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When a ligament in the knee is injured, the most common ligament affected is the medial collateral ligament (MCL).  In general, the MCL is a very strong ligament and is pretty resilient when injured, and in many circumstances, physicians will opt for non-surgical treatments, because they take into consideration the ability of the MCL to heal on its own. An athlete with injury to their MCL often returns to their usual training or routine after just a few weeks. But is this the best course of treatment for an injured MCL? In this article, we will explore the injury and healing process of the knee and its MCL, and also examine whether an injured MCL should just heal on its own or if  this path allows for a weaker MCL, and one more susceptible to re-injury.

Let’s Take a Look at the Medial Collateral Ligament (MCL)

The MCL is a vital knee structure for providing stability to the knee joint. It is one of four major ligaments of the knee, along with the anterior cruciate (ACL), the posterior cruciate (PCL), and the lateral collateral (LCL) ligaments, all of which stabilize the knee. When the MCL is injured, very often these other ligaments are injured too! MCL injuries also affect the meniscus. Since part of the MCL is attached to the meniscus, a tear of the meniscus can also accompany an MCL injury. 

Why is spontaneous or self-healing a consideration in MCL injuries? The MCL has a greater blood supply than the ACL, for example, which adds to its greater ability to heal.  However, studies have shown that even though conservative therapy for MCL injuries has been shown to be more effective than in ACL or even PCL injuries, the healed MCL remains weaker and less efficient than the ligament in its pre-injured state. The ligament heals by scar formation, which is an inferior type of healing, and results in less strength than in normal ligaments, and the weak ligament leads to ligament laxity and an unstable joint. Joint instability as the result of an MCL injury begins the process of arthritis. The healing scarred ligament becomes longer and loose, which causes the joint to move and rotate differently, which alters how the knee can handle loads and pressures placed upon it. The instability allows for more sliding between joint surfaces, decreasing the efficiency of the muscles, disrupting the underlying cartilage and bone, and boosts overall degeneration which leads to the eventual arthritis formation.     

An Injury to One Knee Structure Affects the Rest of the Knee

Wear and tear, trauma type injuries, and anything else that affects one ligament of the knee, will affect the other structures of the knee. The MCL helps the knee to bend and twist correctly, but when it is injured, those dynamics are changed. MCL injuries usually occur near where the ligament attaches to the thigh bone at the knee. The ligament attaches to a bony prominence called the medial condyle and assists in keeping the knee from hyperextending. When the MCL becomes weak and unstable, it starts a cascade of degeneration of the condyles. Since the medial condyle bears a lot of weight, the weak ligament boosts the wear on the bony condyle, and as the bone wears, the degeneration will also cause injury to the meniscus. The cycle then continues as these bony attachments continue to degenerate, because the attached ligaments will lose their tautness and become even more loose and weak.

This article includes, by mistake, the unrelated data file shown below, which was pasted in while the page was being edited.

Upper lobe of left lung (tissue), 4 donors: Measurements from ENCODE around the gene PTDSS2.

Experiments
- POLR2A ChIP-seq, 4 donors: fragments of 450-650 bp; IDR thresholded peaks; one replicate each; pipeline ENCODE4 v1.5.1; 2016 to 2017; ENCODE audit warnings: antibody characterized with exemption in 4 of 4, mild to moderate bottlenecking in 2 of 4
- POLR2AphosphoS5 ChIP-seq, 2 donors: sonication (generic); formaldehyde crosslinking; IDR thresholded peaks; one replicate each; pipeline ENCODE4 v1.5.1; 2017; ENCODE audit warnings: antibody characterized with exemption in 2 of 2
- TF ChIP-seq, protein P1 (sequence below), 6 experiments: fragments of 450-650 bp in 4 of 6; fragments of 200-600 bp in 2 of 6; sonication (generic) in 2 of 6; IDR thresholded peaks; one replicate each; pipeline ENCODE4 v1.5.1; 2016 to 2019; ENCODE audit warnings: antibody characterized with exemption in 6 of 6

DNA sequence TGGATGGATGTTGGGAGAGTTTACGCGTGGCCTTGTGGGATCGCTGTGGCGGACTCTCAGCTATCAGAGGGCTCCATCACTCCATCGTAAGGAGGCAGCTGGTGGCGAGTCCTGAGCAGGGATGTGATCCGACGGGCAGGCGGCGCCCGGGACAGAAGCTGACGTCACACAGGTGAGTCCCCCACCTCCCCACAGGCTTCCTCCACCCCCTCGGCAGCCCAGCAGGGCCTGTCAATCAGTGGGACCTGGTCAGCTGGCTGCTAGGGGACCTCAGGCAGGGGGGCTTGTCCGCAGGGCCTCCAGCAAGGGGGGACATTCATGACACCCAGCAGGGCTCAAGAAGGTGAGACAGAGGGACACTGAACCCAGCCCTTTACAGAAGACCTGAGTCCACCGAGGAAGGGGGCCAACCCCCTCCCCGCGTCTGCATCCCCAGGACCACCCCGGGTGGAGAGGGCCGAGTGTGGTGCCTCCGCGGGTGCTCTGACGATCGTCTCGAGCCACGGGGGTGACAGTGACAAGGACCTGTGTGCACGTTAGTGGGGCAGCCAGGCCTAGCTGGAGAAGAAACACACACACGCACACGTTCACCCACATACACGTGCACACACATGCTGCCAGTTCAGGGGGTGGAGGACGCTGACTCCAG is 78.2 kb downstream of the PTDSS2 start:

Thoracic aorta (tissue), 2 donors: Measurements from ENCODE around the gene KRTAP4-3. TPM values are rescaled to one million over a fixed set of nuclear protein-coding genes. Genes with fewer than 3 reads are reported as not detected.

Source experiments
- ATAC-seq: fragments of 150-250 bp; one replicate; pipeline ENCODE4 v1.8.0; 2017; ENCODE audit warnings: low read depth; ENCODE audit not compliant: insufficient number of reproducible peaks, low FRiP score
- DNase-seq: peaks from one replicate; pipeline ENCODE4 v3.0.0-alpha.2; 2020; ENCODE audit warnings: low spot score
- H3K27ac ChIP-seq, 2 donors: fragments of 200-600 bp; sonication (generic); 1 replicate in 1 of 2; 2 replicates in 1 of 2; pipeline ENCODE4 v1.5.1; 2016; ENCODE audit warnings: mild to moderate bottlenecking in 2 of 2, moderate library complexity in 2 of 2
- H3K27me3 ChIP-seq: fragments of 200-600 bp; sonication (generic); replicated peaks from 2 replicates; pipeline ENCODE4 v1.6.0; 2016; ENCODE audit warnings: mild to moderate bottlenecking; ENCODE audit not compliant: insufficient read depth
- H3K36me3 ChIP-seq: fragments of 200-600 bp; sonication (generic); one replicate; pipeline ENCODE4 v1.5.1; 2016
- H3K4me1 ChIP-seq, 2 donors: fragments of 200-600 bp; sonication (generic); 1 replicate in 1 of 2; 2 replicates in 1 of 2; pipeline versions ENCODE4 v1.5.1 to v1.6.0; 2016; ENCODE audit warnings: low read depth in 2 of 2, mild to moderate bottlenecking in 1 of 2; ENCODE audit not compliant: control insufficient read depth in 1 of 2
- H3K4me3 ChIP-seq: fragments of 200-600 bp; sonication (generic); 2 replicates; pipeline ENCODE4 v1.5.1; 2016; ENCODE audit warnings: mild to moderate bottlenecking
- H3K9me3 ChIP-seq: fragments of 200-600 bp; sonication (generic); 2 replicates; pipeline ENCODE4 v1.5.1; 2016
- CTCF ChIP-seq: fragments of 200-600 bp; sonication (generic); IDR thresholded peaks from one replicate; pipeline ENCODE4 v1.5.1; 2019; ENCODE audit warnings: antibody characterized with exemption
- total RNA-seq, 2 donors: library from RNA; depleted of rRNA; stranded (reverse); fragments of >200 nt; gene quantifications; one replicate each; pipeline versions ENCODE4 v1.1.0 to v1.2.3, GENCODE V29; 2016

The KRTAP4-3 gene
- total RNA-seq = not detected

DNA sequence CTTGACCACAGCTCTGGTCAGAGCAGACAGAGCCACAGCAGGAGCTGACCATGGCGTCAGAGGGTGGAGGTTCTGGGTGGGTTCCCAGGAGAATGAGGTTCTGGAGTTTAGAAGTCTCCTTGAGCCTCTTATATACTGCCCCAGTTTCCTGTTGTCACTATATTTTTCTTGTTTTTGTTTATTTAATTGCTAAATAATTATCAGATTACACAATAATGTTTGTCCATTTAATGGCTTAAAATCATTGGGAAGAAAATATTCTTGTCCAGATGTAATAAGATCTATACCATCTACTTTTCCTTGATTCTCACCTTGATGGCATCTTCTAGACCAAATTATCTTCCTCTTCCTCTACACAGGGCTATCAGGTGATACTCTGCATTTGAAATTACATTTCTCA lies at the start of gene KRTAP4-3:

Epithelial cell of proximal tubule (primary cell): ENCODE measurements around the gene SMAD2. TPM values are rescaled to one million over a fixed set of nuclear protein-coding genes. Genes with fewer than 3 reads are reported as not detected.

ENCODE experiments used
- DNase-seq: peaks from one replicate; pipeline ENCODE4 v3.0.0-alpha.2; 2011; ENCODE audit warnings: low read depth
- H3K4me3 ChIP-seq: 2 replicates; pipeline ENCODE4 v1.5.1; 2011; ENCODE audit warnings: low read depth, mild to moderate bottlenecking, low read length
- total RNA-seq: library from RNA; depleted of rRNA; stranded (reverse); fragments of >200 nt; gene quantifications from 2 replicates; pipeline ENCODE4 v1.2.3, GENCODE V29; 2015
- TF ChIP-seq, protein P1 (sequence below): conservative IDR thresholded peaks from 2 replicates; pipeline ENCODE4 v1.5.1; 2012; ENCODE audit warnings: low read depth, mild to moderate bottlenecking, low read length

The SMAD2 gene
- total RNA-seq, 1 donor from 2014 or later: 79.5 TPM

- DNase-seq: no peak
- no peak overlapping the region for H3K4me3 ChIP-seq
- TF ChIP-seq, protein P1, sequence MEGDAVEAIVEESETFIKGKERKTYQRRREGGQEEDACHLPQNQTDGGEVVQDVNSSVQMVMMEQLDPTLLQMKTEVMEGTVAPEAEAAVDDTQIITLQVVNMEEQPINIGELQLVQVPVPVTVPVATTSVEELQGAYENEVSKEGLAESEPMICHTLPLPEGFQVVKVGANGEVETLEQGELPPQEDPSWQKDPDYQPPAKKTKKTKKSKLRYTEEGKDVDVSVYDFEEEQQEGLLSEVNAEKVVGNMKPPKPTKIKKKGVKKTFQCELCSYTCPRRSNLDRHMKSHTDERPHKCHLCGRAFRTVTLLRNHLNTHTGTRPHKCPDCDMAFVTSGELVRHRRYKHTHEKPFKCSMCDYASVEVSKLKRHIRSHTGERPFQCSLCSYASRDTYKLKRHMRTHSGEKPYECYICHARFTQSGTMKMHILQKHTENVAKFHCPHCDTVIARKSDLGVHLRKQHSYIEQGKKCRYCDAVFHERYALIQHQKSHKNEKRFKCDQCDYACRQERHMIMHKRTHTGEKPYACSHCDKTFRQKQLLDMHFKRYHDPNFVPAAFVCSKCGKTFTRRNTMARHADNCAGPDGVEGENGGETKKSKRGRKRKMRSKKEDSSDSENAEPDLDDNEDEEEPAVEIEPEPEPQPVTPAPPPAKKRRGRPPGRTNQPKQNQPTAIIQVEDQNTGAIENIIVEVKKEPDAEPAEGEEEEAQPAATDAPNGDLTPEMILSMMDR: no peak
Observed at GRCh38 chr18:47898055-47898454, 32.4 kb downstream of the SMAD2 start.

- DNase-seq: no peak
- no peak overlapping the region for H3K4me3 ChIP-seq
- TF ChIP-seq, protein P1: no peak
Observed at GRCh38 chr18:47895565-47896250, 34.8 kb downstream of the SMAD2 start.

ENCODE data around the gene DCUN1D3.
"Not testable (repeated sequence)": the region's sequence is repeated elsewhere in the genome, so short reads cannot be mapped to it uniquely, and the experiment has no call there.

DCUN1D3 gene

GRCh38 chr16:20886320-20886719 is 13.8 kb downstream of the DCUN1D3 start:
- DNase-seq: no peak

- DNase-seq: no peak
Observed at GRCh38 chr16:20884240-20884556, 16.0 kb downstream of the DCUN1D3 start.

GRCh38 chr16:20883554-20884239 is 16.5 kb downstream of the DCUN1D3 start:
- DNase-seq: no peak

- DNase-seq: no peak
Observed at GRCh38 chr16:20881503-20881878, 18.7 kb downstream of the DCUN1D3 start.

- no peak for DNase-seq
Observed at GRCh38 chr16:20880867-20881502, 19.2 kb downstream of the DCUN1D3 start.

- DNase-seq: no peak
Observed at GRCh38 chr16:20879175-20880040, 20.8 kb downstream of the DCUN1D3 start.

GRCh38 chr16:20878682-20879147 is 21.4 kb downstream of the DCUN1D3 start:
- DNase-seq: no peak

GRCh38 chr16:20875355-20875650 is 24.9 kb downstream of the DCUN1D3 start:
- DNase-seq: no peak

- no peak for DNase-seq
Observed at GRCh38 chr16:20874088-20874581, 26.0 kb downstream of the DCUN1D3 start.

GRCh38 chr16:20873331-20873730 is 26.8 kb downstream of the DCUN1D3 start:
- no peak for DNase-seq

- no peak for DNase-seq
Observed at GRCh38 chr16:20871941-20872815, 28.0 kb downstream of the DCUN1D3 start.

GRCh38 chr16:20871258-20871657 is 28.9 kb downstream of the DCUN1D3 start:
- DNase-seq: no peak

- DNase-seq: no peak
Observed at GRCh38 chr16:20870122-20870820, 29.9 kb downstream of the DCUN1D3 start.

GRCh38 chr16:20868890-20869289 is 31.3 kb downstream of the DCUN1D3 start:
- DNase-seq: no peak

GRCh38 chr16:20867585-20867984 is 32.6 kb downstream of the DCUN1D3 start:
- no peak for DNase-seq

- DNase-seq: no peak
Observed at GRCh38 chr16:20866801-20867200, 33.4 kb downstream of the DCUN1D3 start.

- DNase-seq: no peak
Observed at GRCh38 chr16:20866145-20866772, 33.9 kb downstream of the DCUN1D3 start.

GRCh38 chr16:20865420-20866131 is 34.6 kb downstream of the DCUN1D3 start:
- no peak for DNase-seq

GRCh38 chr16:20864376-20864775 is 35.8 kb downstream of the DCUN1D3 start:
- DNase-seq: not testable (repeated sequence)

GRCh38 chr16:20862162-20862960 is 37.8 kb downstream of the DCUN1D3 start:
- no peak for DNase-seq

Treatment of an Injured MCL

The care of MCL injuries ranges from conservative to surgical measures. Surgery involves the cutting and removal of tissue, and since MCL injuries often involve other structures, that would entail even more cutting. It is important to understand that removal and cutting of knee structures adds to knee instability and to further degeneration of the knee in the long run, so avoidance of surgery would be preferred. What can be done then, and what are your options, considering the inferior healing of the MCL when left to heal on its own? Regenerative Orthopedics, including Stem Cell Therapy, PRP, and Prolotherapy are treatment options available for MCL injuries, because they help to provide healing to the entire knee and also allow for stabilization of the injured MCL. Studies have shown that these treatments are effective at increasing the strength of the ligament at the attachment site, as well as boosting the overall ligament mass and strength. 

Regenerative Orthopedics for MCL injuries encourages collagen formation at the knee joint, stimulates the body to repair itself, and heals the ligaments, by stimulating new tissue formation, rather than scar tissue formation. Surgery will be necessary when the ligament is completely torn, but Regenerative Orthopedics is helpful when both ends of the ligament remain attached to bone, and in 98% of ligament injuries this is the case, since the injuries are partial tears. 

The key to healthy knees is strong ligaments and tendons. In the case of the injured MCL, co-injury of ligaments, and other involved structures in MCL injuries, the goal is to treat the whole knee with Regenerative Orthopedics to stimulate repair, and strengthen the injured and weakened structures. The treatment will lead to the deposits of new collagen, the material the ligaments and tendons are made of. The end result is a stronger, more stable knee joint. Rather than just allowing the MCL to heal on its own, Regenerative Orthopedics ensures proper regeneration of the ligament tissue, allowing for effective elimination of pain, the repair of the MCL injury, and a safe return to sport and activities.

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